Monkeypox Vaccine Rollout Slammed as People Unable To Get Shot

A monkeypox vaccine rollout in New York City has been slammed, as people were unable to make appointments due to a technical glitch.

Monkeypox cases have risen in New York city in recent weeks, particularly among gay and bisexual men. As of July 6, NYC Health had recorded 119 positive cases of monkeypox.

The viral disease, which began spreading in non-endemic countries for the first time at an unprecedented rate earlier this year, has now been found in at least 52 nations worldwide. The infectious disease's symptoms include fever, swollen lymph nodes, and a body rash.

There is a suitable vaccine for monkeypox, which prevents severe symptoms of the virus, but it is in extremely limited supply.

New York City recently announced that it had received additional doses of the highly sought-after vaccine from the federal government, and that walk-in clinic chain, MedRite, would be administering the rare supply.

Monkeypox Vaccine New York
In this combination image, busy people walk across the crowded intersection on 23rd Street and Fifth Avenue in Manhattan, New York and an inset stock image of a doctor's hand in a medical glove holds a bottle with Vaccine Monkeypox and Smallpox. iStock / Getty Images

An online booking system for the rollout was supposed to launch on the afternoon of July 6, Politico reported. However, some New Yorkers were able to book an appointment days before. NYC Health tweeted that it had been an "unfortunate glitch," and that more appointments would be made available on the afternoon of July 6.

It is not yet clear, at time of writing, how many people were able to get a shot following the technical error, but NYC Health said on Twitter that it would be honoring all appointments made on the day of July 6.

The technical glitch sparked frustration among New Yorkers that had been waiting for the vaccine to be made available.

Michael Donnelly, a data scientist who has been urging vaccines be made available to the LGBT community, said on Twitter that NYC Health "gets an F" for the monkeypox vaccine appointments.

Donnelly said in a tweet that the department only gave an hour's notice before real appointments were made available.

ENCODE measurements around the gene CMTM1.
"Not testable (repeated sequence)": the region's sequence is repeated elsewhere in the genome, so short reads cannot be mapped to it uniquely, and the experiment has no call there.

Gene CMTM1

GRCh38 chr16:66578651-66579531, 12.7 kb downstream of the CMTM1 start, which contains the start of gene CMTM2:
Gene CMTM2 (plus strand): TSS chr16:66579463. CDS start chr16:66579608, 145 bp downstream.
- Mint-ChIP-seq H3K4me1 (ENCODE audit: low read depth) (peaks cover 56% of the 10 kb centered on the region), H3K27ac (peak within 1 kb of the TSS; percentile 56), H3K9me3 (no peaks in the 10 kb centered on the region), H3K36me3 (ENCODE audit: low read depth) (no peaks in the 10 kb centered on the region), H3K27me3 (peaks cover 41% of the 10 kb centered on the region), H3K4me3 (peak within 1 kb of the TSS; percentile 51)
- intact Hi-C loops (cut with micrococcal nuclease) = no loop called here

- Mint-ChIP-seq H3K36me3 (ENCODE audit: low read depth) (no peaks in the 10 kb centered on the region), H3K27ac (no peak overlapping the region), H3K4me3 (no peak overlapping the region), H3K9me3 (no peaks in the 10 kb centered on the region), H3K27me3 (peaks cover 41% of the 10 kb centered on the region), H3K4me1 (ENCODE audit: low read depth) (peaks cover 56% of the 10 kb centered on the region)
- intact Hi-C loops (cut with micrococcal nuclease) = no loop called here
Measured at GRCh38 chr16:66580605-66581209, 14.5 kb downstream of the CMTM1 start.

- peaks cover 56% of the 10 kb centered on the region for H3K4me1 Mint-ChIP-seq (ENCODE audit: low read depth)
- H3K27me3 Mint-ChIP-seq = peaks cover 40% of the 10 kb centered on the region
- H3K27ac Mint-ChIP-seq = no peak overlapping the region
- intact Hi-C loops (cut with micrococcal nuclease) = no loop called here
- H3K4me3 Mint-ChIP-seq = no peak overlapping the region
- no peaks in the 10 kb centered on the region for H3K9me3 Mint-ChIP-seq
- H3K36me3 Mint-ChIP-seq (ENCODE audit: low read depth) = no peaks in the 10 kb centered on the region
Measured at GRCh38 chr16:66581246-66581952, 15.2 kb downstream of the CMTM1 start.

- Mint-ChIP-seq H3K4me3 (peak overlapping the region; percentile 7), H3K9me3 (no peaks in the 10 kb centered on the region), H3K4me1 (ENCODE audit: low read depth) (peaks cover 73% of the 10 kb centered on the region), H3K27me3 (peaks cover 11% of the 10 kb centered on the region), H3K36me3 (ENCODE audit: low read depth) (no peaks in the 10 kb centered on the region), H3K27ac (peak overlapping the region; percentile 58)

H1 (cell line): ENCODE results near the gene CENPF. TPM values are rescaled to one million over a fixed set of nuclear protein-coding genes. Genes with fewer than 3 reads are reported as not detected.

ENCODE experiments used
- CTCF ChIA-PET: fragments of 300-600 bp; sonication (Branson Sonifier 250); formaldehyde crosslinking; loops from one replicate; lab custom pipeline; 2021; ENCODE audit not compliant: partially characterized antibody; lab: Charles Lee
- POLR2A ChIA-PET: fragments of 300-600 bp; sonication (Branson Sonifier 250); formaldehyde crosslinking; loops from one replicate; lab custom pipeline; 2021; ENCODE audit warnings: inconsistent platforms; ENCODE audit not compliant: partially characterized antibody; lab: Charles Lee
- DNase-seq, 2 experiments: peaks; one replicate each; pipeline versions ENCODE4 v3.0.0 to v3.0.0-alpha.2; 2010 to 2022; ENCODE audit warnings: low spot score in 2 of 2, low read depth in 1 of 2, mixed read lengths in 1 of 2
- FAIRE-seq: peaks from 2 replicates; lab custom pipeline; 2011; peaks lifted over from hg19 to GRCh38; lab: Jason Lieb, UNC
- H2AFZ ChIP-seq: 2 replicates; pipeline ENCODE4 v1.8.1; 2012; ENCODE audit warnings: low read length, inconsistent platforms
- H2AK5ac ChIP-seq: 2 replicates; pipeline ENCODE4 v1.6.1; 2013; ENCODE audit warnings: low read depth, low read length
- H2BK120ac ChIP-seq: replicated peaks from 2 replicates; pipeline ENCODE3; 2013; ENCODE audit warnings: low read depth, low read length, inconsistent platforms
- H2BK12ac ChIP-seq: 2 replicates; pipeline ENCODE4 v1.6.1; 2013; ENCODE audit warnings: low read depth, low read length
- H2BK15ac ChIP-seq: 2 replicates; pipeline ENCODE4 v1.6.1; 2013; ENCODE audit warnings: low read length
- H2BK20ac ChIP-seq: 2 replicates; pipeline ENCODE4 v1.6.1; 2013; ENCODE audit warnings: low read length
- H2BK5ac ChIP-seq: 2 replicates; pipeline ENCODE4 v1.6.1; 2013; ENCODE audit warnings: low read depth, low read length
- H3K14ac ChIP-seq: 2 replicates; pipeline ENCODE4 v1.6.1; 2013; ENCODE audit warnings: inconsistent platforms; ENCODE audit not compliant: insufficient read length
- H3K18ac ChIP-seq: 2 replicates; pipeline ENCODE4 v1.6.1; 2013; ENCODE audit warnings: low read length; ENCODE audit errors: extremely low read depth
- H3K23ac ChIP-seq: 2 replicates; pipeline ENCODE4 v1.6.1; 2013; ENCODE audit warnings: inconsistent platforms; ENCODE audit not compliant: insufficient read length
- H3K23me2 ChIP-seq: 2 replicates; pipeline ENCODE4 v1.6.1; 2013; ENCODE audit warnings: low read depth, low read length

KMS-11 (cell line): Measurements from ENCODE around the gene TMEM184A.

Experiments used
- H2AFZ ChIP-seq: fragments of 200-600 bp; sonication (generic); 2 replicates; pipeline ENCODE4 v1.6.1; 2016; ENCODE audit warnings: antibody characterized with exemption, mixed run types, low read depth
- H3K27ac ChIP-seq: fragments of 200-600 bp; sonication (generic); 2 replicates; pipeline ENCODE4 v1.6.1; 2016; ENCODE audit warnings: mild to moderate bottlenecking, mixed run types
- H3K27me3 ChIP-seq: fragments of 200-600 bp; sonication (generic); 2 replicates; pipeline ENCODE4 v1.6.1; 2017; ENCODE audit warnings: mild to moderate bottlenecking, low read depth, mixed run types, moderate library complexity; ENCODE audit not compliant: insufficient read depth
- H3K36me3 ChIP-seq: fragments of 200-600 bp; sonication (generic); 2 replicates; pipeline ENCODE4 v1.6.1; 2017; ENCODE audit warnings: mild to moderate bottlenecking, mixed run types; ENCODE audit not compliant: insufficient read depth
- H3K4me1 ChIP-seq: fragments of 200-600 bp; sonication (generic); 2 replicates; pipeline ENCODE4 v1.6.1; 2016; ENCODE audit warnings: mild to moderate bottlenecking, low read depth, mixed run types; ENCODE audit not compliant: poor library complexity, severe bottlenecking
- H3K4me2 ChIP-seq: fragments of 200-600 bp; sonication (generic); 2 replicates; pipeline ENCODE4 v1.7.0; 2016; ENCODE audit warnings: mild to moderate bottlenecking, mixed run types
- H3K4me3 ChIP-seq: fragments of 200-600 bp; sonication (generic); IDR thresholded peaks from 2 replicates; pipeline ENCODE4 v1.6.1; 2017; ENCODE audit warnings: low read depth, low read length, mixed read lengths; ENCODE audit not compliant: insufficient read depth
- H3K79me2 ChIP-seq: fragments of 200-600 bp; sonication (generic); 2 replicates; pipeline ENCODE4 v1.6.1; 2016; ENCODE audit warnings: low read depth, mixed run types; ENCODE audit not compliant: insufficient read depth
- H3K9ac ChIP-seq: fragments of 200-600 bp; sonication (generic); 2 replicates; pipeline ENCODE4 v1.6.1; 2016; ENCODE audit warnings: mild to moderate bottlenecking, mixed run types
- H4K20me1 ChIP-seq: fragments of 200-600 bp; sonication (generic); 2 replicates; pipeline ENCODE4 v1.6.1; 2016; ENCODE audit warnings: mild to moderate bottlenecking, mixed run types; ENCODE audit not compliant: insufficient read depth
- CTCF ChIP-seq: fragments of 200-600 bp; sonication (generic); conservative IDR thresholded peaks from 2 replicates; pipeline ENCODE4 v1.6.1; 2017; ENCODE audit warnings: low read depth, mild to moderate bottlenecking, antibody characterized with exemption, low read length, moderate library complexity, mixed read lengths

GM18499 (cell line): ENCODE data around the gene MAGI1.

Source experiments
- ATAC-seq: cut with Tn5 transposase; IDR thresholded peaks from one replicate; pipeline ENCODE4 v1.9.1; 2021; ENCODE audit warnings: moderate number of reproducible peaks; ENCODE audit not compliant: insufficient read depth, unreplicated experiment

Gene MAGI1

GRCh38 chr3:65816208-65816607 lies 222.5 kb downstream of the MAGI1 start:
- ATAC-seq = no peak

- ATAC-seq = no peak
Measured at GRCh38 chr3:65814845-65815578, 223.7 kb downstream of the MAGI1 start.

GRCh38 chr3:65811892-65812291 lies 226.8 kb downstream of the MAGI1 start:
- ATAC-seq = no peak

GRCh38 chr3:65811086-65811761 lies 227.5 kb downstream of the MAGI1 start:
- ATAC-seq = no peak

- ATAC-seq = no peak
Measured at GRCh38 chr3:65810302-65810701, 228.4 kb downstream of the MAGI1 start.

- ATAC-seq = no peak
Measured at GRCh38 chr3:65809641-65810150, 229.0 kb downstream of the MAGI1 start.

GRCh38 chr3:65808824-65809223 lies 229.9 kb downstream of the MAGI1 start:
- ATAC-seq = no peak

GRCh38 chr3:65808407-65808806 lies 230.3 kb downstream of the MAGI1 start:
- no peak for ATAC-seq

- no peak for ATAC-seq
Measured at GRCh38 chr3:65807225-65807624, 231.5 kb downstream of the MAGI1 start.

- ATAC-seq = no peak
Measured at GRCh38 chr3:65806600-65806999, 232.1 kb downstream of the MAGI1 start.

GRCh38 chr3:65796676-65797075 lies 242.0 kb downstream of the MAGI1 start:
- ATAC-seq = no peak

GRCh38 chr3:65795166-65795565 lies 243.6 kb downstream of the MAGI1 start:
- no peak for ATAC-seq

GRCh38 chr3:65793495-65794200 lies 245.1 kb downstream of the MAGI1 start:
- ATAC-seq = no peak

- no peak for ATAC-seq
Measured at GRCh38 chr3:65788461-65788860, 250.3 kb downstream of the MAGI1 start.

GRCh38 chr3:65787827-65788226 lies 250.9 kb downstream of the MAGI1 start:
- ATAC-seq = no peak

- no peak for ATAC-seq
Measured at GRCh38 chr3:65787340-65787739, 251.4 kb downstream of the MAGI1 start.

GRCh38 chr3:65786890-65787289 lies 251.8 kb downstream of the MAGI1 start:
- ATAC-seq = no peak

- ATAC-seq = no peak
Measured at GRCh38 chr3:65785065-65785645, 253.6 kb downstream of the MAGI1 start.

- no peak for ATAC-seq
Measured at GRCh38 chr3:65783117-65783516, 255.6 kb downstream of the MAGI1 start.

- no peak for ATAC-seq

"Do better," he wrote.

On July 7, MedRite posted a statement to Twitter that read: "MedRite's system for Monkeypox vaccination appointments is now functioning. Apologies to those who attempted to register for the vaccine today. We will continue to administer the vaccine as it is made available and thank the City for their trust."

Newsweek has contacted NYC Health and MedRite.

"Explain 'functioning'. Your user experience for obtaining appointments is abysmal and convoluted," Twitter user Jordan Hruska wrote in response. "It offers you a time slot and then revokes it in milliseconds! Get it together @medrite_ @nycHealthy and @NYCMayor... this response is shameful."

Other Twitter users replied to NYC Health's statement, expressing confusion on what appointments were valid.

Some also said that the booking link has not been made available on the department's website.

In response to the statement, Nicholas Diamond said: "It's not a 'glitch.' It's disorganization at the most resourced DOH [Department of Health] in the world."

"This is unacceptable," Twitter user jeffrey galaise wrote.

Due to the vaccine still being in extremely limited supply, eligibility is currently limited to men who have sex with men, who have had sexual partners in the last 14 days, NBC New York reported.

Before this outbreak, monkeypox was only usually recorded in Central and Western Africa. But that is not the only thing that makes this outbreak different.

It appears to be spreading through sexual contact, particularly among men who have sex with men, although it is not limited to these groups. Scientists are still researching why this is.

NYC Health said on its website that more vaccine appointments were expected to go online in coming days, and later this month.